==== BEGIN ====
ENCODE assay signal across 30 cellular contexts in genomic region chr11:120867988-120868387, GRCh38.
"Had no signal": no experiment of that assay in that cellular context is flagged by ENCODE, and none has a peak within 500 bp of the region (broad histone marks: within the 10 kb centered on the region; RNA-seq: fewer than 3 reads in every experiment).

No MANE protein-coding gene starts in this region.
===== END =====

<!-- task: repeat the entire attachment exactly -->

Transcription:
ENCODE assay signal across 30 cellular contexts in genomic region chr11:120867988-120868387, GRCh38.
"Had no signal": no experiment of that assay in that cellular context is flagged by ENCODE, and none has a peak within 500 bp of the region (broad histone marks: within the 10 kb centered on the region; RNA-seq: fewer than 3 reads in every experiment).

No MANE protein-coding gene starts in this region.